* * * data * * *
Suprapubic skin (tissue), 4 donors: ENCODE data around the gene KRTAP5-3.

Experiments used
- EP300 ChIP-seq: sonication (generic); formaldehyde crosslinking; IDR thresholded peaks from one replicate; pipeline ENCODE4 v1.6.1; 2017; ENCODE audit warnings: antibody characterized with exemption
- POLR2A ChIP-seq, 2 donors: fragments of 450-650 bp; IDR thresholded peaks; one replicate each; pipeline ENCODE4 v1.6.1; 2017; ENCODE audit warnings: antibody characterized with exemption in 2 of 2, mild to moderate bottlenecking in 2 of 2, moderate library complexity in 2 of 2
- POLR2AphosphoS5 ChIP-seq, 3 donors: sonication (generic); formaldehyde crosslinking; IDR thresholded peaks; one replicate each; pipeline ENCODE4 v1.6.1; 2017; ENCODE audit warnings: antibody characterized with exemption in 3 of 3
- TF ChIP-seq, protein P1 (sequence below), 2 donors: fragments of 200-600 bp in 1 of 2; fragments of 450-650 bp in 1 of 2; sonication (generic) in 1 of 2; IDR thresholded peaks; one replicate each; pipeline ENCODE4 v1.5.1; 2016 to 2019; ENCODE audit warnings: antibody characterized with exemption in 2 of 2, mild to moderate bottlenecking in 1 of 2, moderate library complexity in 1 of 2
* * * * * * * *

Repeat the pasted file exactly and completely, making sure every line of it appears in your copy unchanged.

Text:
Suprapubic skin (tissue), 4 donors: ENCODE data around the gene KRTAP5-3.

Experiments used
- EP300 ChIP-seq: sonication (generic); formaldehyde crosslinking; IDR thresholded peaks from one replicate; pipeline ENCODE4 v1.6.1; 2017; ENCODE audit warnings: antibody characterized with exemption
- POLR2A ChIP-seq, 2 donors: fragments of 450-650 bp; IDR thresholded peaks; one replicate each; pipeline ENCODE4 v1.6.1; 2017; ENCODE audit warnings: antibody characterized with exemption in 2 of 2, mild to moderate bottlenecking in 2 of 2, moderate library complexity in 2 of 2
- POLR2AphosphoS5 ChIP-seq, 3 donors: sonication (generic); formaldehyde crosslinking; IDR thresholded peaks; one replicate each; pipeline ENCODE4 v1.6.1; 2017; ENCODE audit warnings: antibody characterized with exemption in 3 of 3
- TF ChIP-seq, protein P1 (sequence below), 2 donors: fragments of 200-600 bp in 1 of 2; fragments of 450-650 bp in 1 of 2; sonication (generic) in 1 of 2; IDR thresholded peaks; one replicate each; pipeline ENCODE4 v1.5.1; 2016 to 2019; ENCODE audit warnings: antibody characterized with exemption in 2 of 2, mild to moderate bottlenecking in 1 of 2, moderate library complexity in 1 of 2